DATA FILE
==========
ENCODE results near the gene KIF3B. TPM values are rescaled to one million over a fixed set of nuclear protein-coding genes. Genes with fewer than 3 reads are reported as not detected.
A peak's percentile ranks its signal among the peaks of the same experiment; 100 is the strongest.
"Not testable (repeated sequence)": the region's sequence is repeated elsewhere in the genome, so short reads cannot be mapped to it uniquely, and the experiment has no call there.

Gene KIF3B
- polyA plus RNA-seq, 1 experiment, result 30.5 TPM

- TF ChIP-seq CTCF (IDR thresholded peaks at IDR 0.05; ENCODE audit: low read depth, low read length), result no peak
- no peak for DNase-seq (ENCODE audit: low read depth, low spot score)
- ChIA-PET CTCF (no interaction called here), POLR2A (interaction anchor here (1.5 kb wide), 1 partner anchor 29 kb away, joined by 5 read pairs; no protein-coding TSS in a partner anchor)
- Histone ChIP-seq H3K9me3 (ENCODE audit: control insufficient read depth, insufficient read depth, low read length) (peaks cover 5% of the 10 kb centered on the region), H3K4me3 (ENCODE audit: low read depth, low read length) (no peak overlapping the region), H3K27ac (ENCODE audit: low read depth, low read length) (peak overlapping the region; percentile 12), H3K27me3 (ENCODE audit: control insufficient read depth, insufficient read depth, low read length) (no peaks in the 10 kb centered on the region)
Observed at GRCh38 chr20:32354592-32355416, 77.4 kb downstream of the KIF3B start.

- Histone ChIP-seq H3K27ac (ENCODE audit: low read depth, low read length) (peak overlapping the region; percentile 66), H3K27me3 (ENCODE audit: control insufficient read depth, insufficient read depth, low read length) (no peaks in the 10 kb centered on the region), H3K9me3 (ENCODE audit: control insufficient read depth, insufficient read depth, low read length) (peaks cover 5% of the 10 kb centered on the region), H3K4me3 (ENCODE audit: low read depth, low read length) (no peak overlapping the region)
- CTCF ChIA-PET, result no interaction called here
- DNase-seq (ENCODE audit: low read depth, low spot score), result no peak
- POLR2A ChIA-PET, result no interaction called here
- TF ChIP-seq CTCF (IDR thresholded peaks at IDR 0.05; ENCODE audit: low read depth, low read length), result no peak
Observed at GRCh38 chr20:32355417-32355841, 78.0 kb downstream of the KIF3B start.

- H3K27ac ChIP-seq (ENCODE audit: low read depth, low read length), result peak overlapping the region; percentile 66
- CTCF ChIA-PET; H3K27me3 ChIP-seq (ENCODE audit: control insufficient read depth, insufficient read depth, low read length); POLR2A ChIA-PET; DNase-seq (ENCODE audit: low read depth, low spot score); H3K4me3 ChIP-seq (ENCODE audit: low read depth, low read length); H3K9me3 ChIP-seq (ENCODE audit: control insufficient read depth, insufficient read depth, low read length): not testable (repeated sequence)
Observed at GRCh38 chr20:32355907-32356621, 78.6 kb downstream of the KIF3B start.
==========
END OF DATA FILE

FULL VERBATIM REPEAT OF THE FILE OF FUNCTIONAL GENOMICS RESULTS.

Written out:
ENCODE results near the gene KIF3B. TPM values are rescaled to one million over a fixed set of nuclear protein-coding genes. Genes with fewer than 3 reads are reported as not detected.
A peak's percentile ranks its signal among the peaks of the same experiment; 100 is the strongest.
"Not testable (repeated sequence)": the region's sequence is repeated elsewhere in the genome, so short reads cannot be mapped to it uniquely, and the experiment has no call there.

Gene KIF3B
- polyA plus RNA-seq, 1 experiment, result 30.5 TPM

- TF ChIP-seq CTCF (IDR thresholded peaks at IDR 0.05; ENCODE audit: low read depth, low read length), result no peak
- no peak for DNase-seq (ENCODE audit: low read depth, low spot score)
- ChIA-PET CTCF (no interaction called here), POLR2A (interaction anchor here (1.5 kb wide), 1 partner anchor 29 kb away, joined by 5 read pairs; no protein-coding TSS in a partner anchor)
- Histone ChIP-seq H3K9me3 (ENCODE audit: control insufficient read depth, insufficient read depth, low read length) (peaks cover 5% of the 10 kb centered on the region), H3K4me3 (ENCODE audit: low read depth, low read length) (no peak overlapping the region), H3K27ac (ENCODE audit: low read depth, low read length) (peak overlapping the region; percentile 12), H3K27me3 (ENCODE audit: control insufficient read depth, insufficient read depth, low read length) (no peaks in the 10 kb centered on the region)
Observed at GRCh38 chr20:32354592-32355416, 77.4 kb downstream of the KIF3B start.

- Histone ChIP-seq H3K27ac (ENCODE audit: low read depth, low read length) (peak overlapping the region; percentile 66), H3K27me3 (ENCODE audit: control insufficient read depth, insufficient read depth, low read length) (no peaks in the 10 kb centered on the region), H3K9me3 (ENCODE audit: control insufficient read depth, insufficient read depth, low read length) (peaks cover 5% of the 10 kb centered on the region), H3K4me3 (ENCODE audit: low read depth, low read length) (no peak overlapping the region)
- CTCF ChIA-PET, result no interaction called here
- DNase-seq (ENCODE audit: low read depth, low spot score), result no peak
- POLR2A ChIA-PET, result no interaction called here
- TF ChIP-seq CTCF (IDR thresholded peaks at IDR 0.05; ENCODE audit: low read depth, low read length), result no peak
Observed at GRCh38 chr20:32355417-32355841, 78.0 kb downstream of the KIF3B start.

- H3K27ac ChIP-seq (ENCODE audit: low read depth, low read length), result peak overlapping the region; percentile 66
- CTCF ChIA-PET; H3K27me3 ChIP-seq (ENCODE audit: control insufficient read depth, insufficient read depth, low read length); POLR2A ChIA-PET; DNase-seq (ENCODE audit: low read depth, low spot score); H3K4me3 ChIP-seq (ENCODE audit: low read depth, low read length); H3K9me3 ChIP-seq (ENCODE audit: control insufficient read depth, insufficient read depth, low read length): not testable (repeated sequence)
Observed at GRCh38 chr20:32355907-32356621, 78.6 kb downstream of the KIF3B start.